Anciently, marks, some in the form of an X, were used for various purposes. (Compare 1 Samuel 21:13.) Among non-Israelites animals and even slaves were branded with a mark as an indication of ownership. In the case of humans, such property marks were placed on a conspicuous part of the body, such as the forehead. Worshipers of false gods at times identified themselves as such by having the mark of their deity on their forehead. However, Jehovah’s law to Israel prohibited disfiguring humans with marks. This served to counteract an idolatrous practices and taught due regard for God’s creation.—Lev. 19:28.
The Scriptures allude to marks made on humans and refer to these in a figurative sense. In Ezekiel’s vision a man with a recorder’s inkhorn was commissioned to go through Jerusalem and to ‘put a mark on those who were sighing and groaning over all the detestable things that were being done in the midst of it.’ This action on their part showed that they were righteous persons, servants belonging to God, and therefore worthy of preservation at the time for the execution of Jehovah’s judgment. The conspicuous mark upon their forehead testified to that fact.—Ezek. chap. 9; compare 2 Peter 2:6-8.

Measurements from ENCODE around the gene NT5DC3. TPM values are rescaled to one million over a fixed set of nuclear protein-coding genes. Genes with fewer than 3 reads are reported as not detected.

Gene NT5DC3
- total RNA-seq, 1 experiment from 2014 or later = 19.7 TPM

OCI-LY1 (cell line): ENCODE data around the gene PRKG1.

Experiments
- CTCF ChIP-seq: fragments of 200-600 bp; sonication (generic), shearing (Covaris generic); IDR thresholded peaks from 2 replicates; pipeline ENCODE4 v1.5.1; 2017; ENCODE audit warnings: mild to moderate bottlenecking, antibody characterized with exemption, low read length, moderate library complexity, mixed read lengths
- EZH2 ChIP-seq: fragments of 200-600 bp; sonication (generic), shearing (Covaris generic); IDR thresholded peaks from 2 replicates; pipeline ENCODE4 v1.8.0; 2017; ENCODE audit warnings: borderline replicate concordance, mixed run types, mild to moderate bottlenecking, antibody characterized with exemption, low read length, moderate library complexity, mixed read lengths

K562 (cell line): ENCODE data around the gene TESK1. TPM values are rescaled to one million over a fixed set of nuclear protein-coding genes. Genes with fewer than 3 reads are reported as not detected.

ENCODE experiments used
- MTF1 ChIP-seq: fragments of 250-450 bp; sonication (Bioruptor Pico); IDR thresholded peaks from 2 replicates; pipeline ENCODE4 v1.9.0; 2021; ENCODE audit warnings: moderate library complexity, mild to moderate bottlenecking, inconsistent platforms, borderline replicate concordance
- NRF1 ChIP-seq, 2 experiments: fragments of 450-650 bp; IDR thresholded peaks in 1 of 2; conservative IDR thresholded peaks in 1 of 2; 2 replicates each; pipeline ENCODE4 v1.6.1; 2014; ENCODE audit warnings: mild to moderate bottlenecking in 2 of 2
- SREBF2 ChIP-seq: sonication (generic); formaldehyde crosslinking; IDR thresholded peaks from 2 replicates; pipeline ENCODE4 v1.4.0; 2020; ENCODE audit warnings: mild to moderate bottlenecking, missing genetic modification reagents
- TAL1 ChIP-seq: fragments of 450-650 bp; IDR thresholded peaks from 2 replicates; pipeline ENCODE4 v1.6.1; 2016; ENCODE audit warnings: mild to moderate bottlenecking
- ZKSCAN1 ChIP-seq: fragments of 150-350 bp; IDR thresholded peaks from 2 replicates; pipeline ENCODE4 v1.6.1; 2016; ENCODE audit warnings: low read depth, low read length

On the other hand, in John’s vision persons receiving the mark of the wild beast on their forehead and/or upon their hand were in line for destruction. The mark in the forehead publicly identified them as worshipers of the wild beast and therefore as slaves to it. They were thus shown to be opposers of God, for the wild beast received its authority from the dragon, Satan the Devil. The mark in the hand would logically signify active support of the wild beast, the hand being used to accomplish work.—Rev. 13:1, 2, 16-18; 14:9, 10; 16:1, 2; 20:4.